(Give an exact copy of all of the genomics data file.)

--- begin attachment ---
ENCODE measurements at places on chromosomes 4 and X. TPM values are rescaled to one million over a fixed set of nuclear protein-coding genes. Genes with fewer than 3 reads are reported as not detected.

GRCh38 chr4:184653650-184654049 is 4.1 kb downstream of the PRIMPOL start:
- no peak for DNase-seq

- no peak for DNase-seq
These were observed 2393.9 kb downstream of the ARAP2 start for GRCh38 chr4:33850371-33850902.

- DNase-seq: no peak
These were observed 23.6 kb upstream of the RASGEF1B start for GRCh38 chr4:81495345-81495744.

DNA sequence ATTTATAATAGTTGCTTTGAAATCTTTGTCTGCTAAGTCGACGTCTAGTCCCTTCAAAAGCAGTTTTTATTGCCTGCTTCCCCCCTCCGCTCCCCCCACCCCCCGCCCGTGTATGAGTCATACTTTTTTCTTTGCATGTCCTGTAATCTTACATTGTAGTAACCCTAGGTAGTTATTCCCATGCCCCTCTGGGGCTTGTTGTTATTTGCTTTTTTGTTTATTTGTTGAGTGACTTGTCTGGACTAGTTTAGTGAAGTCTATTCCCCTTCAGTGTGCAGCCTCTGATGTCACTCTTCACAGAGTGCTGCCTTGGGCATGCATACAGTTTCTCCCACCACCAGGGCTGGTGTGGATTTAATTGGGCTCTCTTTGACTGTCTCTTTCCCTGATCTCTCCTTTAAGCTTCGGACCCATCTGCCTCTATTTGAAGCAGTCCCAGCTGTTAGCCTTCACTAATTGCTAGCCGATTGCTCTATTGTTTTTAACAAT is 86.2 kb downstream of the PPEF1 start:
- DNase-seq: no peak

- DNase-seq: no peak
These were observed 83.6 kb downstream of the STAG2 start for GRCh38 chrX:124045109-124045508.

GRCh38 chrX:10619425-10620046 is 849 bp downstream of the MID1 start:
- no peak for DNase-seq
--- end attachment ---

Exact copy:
ENCODE measurements at places on chromosomes 4 and X. TPM values are rescaled to one million over a fixed set of nuclear protein-coding genes. Genes with fewer than 3 reads are reported as not detected.

GRCh38 chr4:184653650-184654049 is 4.1 kb downstream of the PRIMPOL start:
- no peak for DNase-seq

- no peak for DNase-seq
These were observed 2393.9 kb downstream of the ARAP2 start for GRCh38 chr4:33850371-33850902.

- DNase-seq: no peak
These were observed 23.6 kb upstream of the RASGEF1B start for GRCh38 chr4:81495345-81495744.

DNA sequence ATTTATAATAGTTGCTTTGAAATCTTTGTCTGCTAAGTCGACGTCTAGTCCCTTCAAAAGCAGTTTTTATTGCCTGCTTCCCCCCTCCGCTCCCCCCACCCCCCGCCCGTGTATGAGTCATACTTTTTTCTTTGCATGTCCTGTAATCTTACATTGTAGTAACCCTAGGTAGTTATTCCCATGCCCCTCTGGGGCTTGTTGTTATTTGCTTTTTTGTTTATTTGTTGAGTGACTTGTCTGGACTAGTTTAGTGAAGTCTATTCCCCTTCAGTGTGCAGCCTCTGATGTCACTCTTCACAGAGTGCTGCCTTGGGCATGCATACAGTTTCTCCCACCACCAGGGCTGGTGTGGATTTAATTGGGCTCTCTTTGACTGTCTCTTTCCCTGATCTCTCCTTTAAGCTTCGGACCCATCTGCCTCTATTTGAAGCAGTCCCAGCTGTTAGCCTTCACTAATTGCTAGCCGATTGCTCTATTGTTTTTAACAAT is 86.2 kb downstream of the PPEF1 start:
- DNase-seq: no peak

- DNase-seq: no peak
These were observed 83.6 kb downstream of the STAG2 start for GRCh38 chrX:124045109-124045508.

GRCh38 chrX:10619425-10620046 is 849 bp downstream of the MID1 start:
- no peak for DNase-seq